“No longer are organisations looking for people who are jack of all trades and master of none,” says Rashmi Chopra, co-founder and director of Reva HR Consultancy, with over 27 years of experience in the field of HR.

Professionals with several years of experience need to have the skills, growth, and necessary qualification to show for the field they have worked in when searching for a new job. Freshers, she says, need to be very strong in their fundamentals. “Organisations understand that they’ll have to grow and train you, but the basic knowledge you have should be strong,” she emphasises. 

Giving an example of recruitment in the IT sector, she says that IT companies often ask candidates to give a pen-and-paper exam during the interview process. Candidates who are accustomed to copy-pasting, rote learning without understanding of the matter, using technological hacks, etc. get weeded out.  “The minute they are asked to write a syntax or a code without a computer, a lot of candidates are not able to do it. That’s where 90 percent of them get filtered out. Your basics have to be strong.”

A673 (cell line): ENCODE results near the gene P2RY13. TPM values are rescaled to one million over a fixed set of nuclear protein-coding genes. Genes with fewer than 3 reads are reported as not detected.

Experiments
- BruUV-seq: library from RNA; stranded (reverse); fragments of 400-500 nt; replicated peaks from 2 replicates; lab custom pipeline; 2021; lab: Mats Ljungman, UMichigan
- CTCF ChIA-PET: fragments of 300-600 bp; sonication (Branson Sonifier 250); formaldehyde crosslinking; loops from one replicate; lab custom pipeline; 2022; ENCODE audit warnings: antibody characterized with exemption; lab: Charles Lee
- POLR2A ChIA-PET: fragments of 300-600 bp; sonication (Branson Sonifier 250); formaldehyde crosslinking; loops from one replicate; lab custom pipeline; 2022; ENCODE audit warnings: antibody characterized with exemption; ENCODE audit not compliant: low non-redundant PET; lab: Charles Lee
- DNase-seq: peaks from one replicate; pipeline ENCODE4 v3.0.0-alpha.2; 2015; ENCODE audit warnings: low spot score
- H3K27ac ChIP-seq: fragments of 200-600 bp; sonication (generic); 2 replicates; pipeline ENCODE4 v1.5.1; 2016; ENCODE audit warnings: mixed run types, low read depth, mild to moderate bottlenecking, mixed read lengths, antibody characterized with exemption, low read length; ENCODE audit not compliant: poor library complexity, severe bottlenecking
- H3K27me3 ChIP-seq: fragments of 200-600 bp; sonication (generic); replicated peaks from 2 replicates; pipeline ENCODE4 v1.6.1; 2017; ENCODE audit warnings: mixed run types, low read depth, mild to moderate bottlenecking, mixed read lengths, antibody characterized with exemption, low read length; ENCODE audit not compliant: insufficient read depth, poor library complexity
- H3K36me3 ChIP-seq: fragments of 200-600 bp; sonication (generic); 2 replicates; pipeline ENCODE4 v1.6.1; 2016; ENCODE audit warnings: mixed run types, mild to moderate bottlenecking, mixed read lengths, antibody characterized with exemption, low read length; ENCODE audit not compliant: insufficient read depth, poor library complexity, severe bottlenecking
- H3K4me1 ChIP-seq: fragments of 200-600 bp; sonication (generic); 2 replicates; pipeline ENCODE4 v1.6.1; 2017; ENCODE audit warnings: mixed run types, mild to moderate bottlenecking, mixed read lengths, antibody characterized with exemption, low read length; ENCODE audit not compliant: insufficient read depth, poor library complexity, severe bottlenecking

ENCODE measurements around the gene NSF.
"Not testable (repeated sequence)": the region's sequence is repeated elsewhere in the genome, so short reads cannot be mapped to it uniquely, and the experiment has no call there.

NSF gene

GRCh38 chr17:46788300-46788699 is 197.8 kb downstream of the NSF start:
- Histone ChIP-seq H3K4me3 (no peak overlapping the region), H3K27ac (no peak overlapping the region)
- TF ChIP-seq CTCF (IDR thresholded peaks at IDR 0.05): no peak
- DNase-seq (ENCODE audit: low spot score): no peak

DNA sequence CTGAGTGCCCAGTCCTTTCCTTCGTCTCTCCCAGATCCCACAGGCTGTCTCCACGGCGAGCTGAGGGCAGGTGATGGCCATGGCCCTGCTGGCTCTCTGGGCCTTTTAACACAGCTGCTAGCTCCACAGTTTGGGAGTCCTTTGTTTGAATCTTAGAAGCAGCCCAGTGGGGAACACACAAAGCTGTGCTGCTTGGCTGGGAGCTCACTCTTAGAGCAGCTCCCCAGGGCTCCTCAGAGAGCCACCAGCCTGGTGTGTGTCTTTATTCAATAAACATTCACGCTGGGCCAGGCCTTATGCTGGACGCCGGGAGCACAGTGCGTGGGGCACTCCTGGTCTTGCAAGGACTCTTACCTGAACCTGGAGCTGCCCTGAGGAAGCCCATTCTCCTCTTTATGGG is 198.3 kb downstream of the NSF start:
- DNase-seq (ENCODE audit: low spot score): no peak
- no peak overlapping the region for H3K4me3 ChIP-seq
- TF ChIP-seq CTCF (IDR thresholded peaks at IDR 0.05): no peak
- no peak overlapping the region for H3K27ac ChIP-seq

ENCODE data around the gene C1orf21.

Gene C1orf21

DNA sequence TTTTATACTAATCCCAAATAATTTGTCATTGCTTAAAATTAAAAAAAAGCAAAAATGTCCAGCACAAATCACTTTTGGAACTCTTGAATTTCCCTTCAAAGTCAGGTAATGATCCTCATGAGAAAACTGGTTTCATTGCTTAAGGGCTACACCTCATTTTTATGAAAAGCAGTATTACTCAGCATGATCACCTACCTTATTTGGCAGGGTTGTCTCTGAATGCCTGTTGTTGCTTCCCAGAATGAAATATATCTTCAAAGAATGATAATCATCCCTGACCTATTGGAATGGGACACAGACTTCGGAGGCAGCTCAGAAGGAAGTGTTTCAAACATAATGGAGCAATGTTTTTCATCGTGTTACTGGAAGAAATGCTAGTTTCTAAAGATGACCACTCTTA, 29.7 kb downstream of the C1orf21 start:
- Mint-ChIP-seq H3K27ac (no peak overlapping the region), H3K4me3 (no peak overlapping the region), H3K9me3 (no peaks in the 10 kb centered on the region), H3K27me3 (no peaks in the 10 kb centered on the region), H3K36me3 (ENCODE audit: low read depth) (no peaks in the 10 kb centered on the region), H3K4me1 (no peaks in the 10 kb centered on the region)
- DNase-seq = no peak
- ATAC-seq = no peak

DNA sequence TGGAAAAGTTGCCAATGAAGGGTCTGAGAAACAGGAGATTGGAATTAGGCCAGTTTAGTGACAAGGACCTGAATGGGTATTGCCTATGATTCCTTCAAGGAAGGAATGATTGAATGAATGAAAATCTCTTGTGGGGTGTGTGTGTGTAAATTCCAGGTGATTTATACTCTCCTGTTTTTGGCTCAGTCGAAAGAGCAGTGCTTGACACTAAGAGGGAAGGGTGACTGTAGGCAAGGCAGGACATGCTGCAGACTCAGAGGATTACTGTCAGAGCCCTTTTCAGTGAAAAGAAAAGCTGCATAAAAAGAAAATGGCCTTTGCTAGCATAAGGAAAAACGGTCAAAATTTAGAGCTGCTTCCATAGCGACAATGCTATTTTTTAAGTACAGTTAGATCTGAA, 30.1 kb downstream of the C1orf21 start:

Nidhi Negi Dixit, a LinkedIn Certified Recruiter and Talent Acquisition Specialist, with over 9 years of experience in the field, echoes this belief. One must only apply to job openings where their functional expertise corresponds with the job description.

Nidhi Negi Dixit

“The candidate’s competencies – their knowledge, skills and abilities – should match with the job description,” she asserts.

2.       Soft skills, especially good communication skills